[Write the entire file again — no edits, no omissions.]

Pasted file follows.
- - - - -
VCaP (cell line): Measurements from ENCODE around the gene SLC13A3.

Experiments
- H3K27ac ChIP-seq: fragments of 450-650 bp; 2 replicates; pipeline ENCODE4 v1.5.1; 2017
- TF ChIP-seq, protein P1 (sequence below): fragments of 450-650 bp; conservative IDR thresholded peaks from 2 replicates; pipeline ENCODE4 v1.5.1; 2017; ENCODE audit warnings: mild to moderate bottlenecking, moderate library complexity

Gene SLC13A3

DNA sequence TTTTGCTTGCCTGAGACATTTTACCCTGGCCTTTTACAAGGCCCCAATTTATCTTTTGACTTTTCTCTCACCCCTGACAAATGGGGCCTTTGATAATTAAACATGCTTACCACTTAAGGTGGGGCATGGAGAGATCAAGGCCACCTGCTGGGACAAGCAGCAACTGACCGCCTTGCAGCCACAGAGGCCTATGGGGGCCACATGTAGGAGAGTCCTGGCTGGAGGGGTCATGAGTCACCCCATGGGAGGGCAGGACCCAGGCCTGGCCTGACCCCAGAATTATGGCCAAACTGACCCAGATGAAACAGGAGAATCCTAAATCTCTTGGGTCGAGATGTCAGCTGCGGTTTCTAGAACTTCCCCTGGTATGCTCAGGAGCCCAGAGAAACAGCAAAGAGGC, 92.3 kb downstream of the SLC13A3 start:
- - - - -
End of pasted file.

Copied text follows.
VCaP (cell line): Measurements from ENCODE around the gene SLC13A3.

Experiments
- H3K27ac ChIP-seq: fragments of 450-650 bp; 2 replicates; pipeline ENCODE4 v1.5.1; 2017
- TF ChIP-seq, protein P1 (sequence below): fragments of 450-650 bp; conservative IDR thresholded peaks from 2 replicates; pipeline ENCODE4 v1.5.1; 2017; ENCODE audit warnings: mild to moderate bottlenecking, moderate library complexity

Gene SLC13A3

DNA sequence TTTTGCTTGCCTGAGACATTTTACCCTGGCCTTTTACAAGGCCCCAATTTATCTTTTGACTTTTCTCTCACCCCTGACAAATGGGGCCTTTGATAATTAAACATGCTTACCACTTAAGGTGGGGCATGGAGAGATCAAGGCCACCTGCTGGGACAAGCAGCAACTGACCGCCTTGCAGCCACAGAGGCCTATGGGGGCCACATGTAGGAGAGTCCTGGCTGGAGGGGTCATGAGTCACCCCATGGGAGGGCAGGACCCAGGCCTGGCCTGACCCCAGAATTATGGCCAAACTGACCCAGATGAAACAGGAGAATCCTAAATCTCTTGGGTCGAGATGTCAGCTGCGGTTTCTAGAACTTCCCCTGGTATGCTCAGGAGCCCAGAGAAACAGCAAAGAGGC, 92.3 kb downstream of the SLC13A3 start: